The temperature response of CO 2 assimilation, photochemical activities and Rubisco activation in Camelina sativa, a potential bioenergy crop with limited capacity for acclimation to heat stress

Carmo-Silva, A. Elizabete and Salvucci, Michael E. (2012) The temperature response of CO 2 assimilation, photochemical activities and Rubisco activation in Camelina sativa, a potential bioenergy crop with limited capacity for acclimation to heat stress. Planta, 236 (5). pp. 1433-1445. ISSN 0032-0935

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Abstract

The temperature optimum of photosynthesis coincides with the average daytime temperature in a species' native environment. Moderate heat stress occurs when temperatures exceed the optimum, inhibiting photosynthesis and decreasing productivity. In the present study, the temperature response of photosynthesis and the potential for heat acclimation was evaluated for Camelina sativa, a bioenergy crop. The temperature optimum of net CO 2 assimilation rate (A) under atmospheric conditions was 30-32 °C and was only slightly higher under non-photorespiratory conditions. The activation state of Rubisco was closely correlated with A at supra-optimal temperatures, exhibiting a parallel decrease with increasing leaf temperature. At both control and elevated temperatures, the modeled response of A to intercellular CO 2 concentration was consistent with Rubisco limiting A at ambient CO 2. Rubisco activation and photochemical activities were affected by moderate heat stress at lower temperatures in camelina than in the warm-adapted species cotton and tobacco. Growth under conditions that imposed a daily interval of moderate heat stress caused a 63 % reduction in camelina seed yield. Levels of cpn60 protein were elevated under the higher growth temperature, but acclimation of photosynthesis was minimal. Inactivation of Rubisco in camelina at temperatures above 35 °C was consistent with the temperature response of Rubisco activase activity and indicated that Rubisco activase was a prime target of inhibition by moderate heat stress in camelina. That photosynthesis exhibited no acclimation to moderate heat stress will likely impact the development of camelina and other cool season Brassicaceae as sources of bioenergy in a warmer world.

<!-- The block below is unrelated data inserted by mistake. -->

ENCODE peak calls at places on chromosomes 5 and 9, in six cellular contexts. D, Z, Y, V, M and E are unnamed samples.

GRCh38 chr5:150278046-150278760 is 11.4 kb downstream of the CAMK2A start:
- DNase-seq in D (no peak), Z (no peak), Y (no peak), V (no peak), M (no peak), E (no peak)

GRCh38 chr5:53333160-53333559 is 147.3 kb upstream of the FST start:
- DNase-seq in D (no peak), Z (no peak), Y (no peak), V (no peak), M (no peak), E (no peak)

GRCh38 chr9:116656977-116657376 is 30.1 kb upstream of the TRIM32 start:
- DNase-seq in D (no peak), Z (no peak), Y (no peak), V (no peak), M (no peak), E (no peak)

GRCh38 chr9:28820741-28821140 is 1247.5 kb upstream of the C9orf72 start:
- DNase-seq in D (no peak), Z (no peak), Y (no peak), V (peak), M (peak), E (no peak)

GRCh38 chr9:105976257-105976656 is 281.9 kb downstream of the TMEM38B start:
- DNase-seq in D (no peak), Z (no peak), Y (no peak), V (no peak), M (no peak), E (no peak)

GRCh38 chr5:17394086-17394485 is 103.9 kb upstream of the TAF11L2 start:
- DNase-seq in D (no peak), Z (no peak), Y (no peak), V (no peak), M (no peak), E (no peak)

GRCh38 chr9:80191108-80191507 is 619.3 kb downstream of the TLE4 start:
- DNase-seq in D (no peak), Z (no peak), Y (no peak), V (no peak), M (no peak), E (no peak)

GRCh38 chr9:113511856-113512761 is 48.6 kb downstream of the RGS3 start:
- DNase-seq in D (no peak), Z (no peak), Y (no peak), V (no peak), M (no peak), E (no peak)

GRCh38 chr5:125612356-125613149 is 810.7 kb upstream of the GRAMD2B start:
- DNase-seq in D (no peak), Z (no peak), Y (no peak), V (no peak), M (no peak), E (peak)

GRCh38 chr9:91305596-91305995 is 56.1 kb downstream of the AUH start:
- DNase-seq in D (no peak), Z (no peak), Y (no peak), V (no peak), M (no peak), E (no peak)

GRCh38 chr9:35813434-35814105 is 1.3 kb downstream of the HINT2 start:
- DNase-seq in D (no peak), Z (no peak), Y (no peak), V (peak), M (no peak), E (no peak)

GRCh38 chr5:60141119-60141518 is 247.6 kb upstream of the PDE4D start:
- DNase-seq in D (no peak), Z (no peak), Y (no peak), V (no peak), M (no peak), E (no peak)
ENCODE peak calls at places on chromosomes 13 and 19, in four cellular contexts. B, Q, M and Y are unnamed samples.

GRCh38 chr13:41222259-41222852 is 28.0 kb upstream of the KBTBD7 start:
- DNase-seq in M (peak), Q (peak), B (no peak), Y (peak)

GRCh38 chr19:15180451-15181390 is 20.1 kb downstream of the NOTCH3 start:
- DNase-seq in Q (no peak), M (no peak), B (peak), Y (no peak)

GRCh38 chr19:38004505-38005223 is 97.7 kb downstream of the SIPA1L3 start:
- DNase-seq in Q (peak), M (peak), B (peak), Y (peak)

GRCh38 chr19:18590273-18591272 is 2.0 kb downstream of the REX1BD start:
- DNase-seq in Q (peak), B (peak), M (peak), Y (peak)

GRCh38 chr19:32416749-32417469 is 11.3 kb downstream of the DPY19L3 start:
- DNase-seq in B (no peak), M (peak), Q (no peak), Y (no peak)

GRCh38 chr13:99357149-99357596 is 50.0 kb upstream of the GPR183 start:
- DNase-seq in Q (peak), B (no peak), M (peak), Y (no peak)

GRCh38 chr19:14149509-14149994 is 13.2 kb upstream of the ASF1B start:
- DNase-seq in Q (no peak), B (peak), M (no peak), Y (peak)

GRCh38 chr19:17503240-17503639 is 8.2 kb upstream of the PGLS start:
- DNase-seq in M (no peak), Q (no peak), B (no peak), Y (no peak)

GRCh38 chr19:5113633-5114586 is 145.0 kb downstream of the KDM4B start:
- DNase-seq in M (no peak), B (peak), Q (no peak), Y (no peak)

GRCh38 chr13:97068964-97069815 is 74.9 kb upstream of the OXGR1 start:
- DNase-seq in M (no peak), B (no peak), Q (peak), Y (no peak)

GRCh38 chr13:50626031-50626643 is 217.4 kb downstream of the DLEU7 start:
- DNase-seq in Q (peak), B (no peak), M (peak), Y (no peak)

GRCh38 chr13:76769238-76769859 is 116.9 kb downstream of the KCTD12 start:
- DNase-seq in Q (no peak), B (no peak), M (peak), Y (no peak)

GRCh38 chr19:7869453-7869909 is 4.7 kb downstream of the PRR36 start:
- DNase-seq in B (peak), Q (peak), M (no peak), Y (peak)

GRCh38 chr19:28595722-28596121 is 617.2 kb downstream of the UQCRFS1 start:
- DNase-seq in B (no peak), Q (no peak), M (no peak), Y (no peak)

Item Type:
Journal Article
Journal or Publication Title:
Planta
Uncontrolled Keywords:
/dk/atira/pure/subjectarea/asjc/1300/1311
Subjects:
ID Code:
75861
Deposited By:
Deposited On:
21 Oct 2015 05:01
Refereed?:
Yes
Published?:
Published
Last Modified:
01 Jul 2020 02:21